If Ron Unz were a teacher, he’d give bilingual education an “F.”
But he’s not a teacher. He’s a Silicon Valley millionaire who runs a software company.
Still, Unz says he has the answer to a problem educators, lawmakers and researchers have grappled with for decades — how to teach students who don’t understand English. Unz’s answer? Get rid of bilingual education.
Although researchers and educators say Unz’s idea is untested and unproven, he believes it will work. He says too few immigrant children learn English under the current methods, which allow children to take classes in their native language for years and gradually learn English.
Voters will decide Unz’s “English for the Children” initiative on June 2. If it passes, it will have dramatic consequences for the 1.4 million California schoolchildren who are learning English.
Proposition 227 would effectively end bilingual education.
Students who don’t speak English would have about a year to learn the language. Then they’d be put in English-only classrooms. Parents could ask for a waiver under special circumstances.
Critics say it’s ludicrous to expect that in a year a child who knows little or no English can learn the language sufficiently to do well in school.
The initiative is “a classic meat-cleaver approach to a more complex problem,” said Claude Goldenberg, an education professor at California State University, Long Beach. “There is enough evidence bilingual education is effective that it’s absolutely the worst thing in the world to make it illegal.”
Researchers disagree on how long it takes for a child to learn English. Most say it takes at least five years. Some say it can be done in less time.
But there is no program that claims a child can learn the language in a year, said Stephen Krashen, a researcher at the University of Southern California.
“The evidence we have suggests that one year of intensive English is not enough to bring children to the level where they can do grade-level work,” Krashen wrote in an October report criticizing the initiative.
Unz jumped into the bilingual debate after reading about Latino parents who boycotted a public school in Los Angeles two years ago because their children weren’t learning English. After digging deeper, Unz said, he discovered that too few immigrant children are learning English well enough to succeed.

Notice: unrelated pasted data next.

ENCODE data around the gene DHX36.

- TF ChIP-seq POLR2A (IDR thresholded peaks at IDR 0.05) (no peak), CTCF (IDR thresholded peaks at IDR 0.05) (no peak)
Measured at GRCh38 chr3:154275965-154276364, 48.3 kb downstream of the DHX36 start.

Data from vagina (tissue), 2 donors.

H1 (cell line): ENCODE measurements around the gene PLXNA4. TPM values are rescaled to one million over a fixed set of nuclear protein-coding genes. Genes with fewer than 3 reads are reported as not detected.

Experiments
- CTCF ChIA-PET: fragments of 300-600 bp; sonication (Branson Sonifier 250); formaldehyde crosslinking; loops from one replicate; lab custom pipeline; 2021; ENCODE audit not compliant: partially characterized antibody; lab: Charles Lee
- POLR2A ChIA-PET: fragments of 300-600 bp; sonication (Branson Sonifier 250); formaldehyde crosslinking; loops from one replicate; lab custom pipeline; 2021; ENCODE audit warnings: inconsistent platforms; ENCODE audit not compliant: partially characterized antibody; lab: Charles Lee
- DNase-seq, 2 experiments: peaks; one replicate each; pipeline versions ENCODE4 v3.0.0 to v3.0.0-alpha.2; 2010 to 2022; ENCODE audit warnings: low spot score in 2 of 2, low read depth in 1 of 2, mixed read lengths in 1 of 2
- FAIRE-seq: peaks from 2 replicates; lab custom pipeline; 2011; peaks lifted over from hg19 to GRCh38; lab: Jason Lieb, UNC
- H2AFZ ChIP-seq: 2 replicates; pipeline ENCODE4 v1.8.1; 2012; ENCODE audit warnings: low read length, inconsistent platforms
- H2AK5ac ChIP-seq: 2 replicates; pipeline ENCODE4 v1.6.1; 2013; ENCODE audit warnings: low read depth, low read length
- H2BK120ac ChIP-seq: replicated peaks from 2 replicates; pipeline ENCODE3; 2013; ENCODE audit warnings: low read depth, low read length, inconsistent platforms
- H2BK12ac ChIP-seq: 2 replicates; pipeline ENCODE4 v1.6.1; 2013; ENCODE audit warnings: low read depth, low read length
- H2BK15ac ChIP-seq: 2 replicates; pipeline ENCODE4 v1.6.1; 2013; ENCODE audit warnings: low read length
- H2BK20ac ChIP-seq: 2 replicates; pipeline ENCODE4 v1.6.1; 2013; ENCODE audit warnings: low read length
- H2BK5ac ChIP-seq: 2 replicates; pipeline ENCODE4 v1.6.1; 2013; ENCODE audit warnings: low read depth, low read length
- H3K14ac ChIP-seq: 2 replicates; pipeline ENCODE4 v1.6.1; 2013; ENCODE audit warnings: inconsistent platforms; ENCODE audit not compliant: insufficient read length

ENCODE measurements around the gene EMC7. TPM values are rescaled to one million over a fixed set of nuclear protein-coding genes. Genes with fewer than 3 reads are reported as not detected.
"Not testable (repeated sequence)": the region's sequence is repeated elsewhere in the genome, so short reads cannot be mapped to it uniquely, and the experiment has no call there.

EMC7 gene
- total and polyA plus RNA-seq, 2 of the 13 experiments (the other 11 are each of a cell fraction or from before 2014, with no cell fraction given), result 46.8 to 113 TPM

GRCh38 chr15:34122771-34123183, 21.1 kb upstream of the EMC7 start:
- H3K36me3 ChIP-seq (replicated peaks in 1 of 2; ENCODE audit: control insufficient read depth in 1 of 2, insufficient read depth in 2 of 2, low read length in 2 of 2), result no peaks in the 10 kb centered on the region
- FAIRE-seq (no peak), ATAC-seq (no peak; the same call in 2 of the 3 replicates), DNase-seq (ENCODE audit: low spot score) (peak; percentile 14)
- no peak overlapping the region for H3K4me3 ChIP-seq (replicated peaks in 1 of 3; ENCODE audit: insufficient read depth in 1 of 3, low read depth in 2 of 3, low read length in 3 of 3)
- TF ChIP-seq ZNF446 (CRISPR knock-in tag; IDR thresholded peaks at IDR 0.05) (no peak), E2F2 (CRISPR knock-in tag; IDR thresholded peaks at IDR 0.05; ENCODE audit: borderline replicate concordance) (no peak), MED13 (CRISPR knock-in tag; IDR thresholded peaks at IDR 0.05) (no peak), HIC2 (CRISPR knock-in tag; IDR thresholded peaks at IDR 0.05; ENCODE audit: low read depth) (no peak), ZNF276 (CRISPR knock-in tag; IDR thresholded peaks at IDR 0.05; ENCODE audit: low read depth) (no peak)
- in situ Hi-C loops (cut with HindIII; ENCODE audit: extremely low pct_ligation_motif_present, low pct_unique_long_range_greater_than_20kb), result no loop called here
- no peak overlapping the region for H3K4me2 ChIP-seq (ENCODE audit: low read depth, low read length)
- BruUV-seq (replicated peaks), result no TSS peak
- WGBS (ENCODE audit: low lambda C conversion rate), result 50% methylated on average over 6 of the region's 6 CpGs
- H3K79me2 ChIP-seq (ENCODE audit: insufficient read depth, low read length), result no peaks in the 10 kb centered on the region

He argues that the state spends far too much money for what he considers dismal results. Besides the state’s normal per-pupil funding, California spent an additional $340.3 million for the 1996-97 school year to educate children with limited-English proficiency. That works out to $256 a year per child. Unz claims the cost is closer to $1 billion, including federal and local funding.
“I think the current system of native language instruction is destroying the educational and economic future of these children,” Unz said.
His “English for the Children” campaign has the support of people like Gloria Matta Tuchman, a Mexican-American teacher in Santa Ana who has fought to end mandated bilingual education, and Jaime Escalante, a Latino immigrant whose success teaching inner-city Latino students was portrayed in the 1987 film “Stand and Deliver.”
“The whole notion that the best way for a child to learn English is that a child spend most or all of their time in Spanish is counterintuititve,” Unz said. “There’s overwhelming evidence it does not work, so that’s why I think we should teach children English by teaching them in English.”
It appears most Californians agree with Unz. A March Field poll showed the initiative had approval from 70 percent of voters. Of Latino voters, 61 percent said they would support it.
A Los Angeles Times poll this month found that 63 percent of all voters, and 50 percent of Latino voters, favor the initiative.
“I feel very strongly that kids should learn in English,” said John Becerra, who spoke only Spanish when he started school in Simi Valley 50 years ago. “We’re not Mexicans anymore. This is our country, and we should speak this language.”
Critics argue Unz knows nothing about immigrant education and is merely using the issue to further his political career. Unz challenged Pete Wilson unsuccessfully in the 1994 Republican gubernatorial primary.
In their eyes, Unz proposes a one-size-fits-all approach that will never work. Bilingual education may not be perfect, but throwing it out isn’t the answer, they say.
“My fear is that if we’re restricted to only one year of English instruction before we put these kids into a class to sink or swim, too many of them will sink,” said Charles Weis, Ventura County superintendent of schools.
Some bilingual supporters fear voters don’t understand the full consequences of the initiative. For instance, when the Times poll asked whether school districts should have more flexibility in deciding how to teach limited-English students, 52 percent of voters said yes — yet the Unz initiative would give districts less flexibility.
One of every four California schoolchildren has limited English skills, according to state figures. School districts use all kinds of methods to teach them.
Some schools put those children into English classes but give them extra help. Others teach those children in their native languages while building up their English skills. Still others put Spanish speakers in a class with English speakers and teach them both languages.